Our Latest News

Horsetail Falls walk now open

15/11/2017

Visitors to the West Coast are in for some spectacular views on the new Horsetail Falls walk near Queenstown.More

Bruny Island Neck lookout re-opens

10/11/2017

The walkways and lookout at the Bruny Island Neck will re-open to the public today, following the completion of a new, larger car park that will provide improved access to the popular lookout.More

Maintaining vigilance with campfires

03/11/2017

Parks and Wildlife Service staff have thanked the many campers who have heeded the restrictions placed on campfires and pot fires, but ask that park and reserve visitors continue to take care while the fire risk remains high in certain areas of the State.More

Mount Field and Freycinet Reach Historic Milestone

15/08/2006

Tasmanians are being invited to help celebrate 90 years since Mount Field and Freycinet became the State's first national parks.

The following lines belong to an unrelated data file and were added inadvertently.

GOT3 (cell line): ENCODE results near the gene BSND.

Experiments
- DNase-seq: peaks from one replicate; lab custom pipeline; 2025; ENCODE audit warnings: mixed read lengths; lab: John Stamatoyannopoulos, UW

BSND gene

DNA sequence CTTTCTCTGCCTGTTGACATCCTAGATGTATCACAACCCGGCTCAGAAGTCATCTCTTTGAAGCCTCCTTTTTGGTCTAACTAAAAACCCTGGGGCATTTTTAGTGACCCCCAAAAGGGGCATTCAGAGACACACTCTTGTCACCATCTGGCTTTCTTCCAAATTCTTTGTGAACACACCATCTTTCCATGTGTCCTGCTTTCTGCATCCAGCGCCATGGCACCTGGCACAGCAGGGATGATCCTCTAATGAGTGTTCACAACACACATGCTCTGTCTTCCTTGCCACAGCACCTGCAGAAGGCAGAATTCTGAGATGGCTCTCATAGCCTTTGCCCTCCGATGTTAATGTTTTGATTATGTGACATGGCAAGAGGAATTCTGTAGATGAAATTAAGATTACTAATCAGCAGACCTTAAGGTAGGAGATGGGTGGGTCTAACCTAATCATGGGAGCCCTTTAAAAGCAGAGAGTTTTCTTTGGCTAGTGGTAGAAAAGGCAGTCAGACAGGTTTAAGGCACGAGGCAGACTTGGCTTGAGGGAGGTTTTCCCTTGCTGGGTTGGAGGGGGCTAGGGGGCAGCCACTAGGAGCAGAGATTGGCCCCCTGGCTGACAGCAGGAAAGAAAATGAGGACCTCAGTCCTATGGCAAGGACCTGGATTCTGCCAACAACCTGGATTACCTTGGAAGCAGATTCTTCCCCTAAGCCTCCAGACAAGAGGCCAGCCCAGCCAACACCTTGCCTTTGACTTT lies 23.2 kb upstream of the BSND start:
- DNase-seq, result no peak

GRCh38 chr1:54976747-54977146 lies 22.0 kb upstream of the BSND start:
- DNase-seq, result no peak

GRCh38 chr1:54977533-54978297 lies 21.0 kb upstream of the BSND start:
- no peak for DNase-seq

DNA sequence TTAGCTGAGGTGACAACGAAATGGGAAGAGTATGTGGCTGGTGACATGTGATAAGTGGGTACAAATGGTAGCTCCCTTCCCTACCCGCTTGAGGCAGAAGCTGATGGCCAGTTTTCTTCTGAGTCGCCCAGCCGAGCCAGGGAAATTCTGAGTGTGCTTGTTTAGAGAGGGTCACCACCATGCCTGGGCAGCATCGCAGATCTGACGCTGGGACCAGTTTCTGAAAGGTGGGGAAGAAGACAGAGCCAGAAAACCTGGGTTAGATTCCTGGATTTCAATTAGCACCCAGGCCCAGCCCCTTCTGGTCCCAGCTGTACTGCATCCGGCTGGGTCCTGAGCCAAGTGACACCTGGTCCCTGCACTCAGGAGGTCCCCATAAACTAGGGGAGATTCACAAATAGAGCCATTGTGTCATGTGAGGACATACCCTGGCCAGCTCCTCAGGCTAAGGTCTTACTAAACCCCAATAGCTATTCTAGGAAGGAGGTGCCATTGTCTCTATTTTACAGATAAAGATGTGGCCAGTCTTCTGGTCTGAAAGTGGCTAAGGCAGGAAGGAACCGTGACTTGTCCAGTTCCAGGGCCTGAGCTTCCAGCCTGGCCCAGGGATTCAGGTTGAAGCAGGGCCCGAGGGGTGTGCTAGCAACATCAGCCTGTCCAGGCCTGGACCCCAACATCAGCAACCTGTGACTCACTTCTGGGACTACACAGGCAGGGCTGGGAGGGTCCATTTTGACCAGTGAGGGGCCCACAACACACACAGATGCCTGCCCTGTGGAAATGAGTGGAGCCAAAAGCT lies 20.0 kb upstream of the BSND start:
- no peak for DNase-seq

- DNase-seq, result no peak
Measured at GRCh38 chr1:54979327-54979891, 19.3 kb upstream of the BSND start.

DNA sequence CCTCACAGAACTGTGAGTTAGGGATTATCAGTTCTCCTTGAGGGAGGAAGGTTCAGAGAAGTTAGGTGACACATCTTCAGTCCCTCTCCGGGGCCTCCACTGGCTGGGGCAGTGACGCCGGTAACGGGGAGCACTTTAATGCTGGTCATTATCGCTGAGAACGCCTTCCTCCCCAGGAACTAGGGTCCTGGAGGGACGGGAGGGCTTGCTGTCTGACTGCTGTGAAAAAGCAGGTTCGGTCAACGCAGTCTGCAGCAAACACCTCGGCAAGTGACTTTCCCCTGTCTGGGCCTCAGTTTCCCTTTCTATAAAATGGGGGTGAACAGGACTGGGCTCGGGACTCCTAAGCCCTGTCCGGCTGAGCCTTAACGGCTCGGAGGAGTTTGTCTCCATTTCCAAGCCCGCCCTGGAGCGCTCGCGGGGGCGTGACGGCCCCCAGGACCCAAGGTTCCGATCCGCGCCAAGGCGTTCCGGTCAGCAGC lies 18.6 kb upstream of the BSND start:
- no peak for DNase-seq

Tourism, Arts and the Environment Minister, Paula Wriedt, said Mount Field and Freycinet are two of Tasmania's best loved and most visited national parks.

"Two open days, with free entry, have been organised at the parks and this is a great opportunity to celebrate the parks and reflect on what they mean to all of us," Ms Wriedt.

On August 29, 1916, the Scenery Preservation Board, the first authority in Australia to be set up for the creation and management of reserves and parks, formally reserved Mount Field and Freycinet as national parks.

Ms Wriedt said the Parks and Wildlife Service staff in the Department of Tourism, Arts and the Environment had organised open days on the next two weekends to mark the milestone.

Mount Field will mark its 90 years with an open day on Sunday, 20 August, with free entry and a range of activities.

Freycinet's activities are scheduled to run from Saturday 26 August to Tuesday 29 August, with free entry and activities on Sunday 27 August.

"The preservation of these parks is worth celebrating not only for their superb natural and cultural values, but also for the strong connection Tasmanians have had with them," Ms Wriedt said.

"They make a significant contribution to Tasmania's economy, with the scenic beauty of both parks ranking as a major drawcard for visitors to the State."

Mt Field usually attracts approximately 129,000 visitors a year, while Freycinet attracts 200,000.

For the full program of activities at each park, visit the PWS website: www.parks.tas.gov.au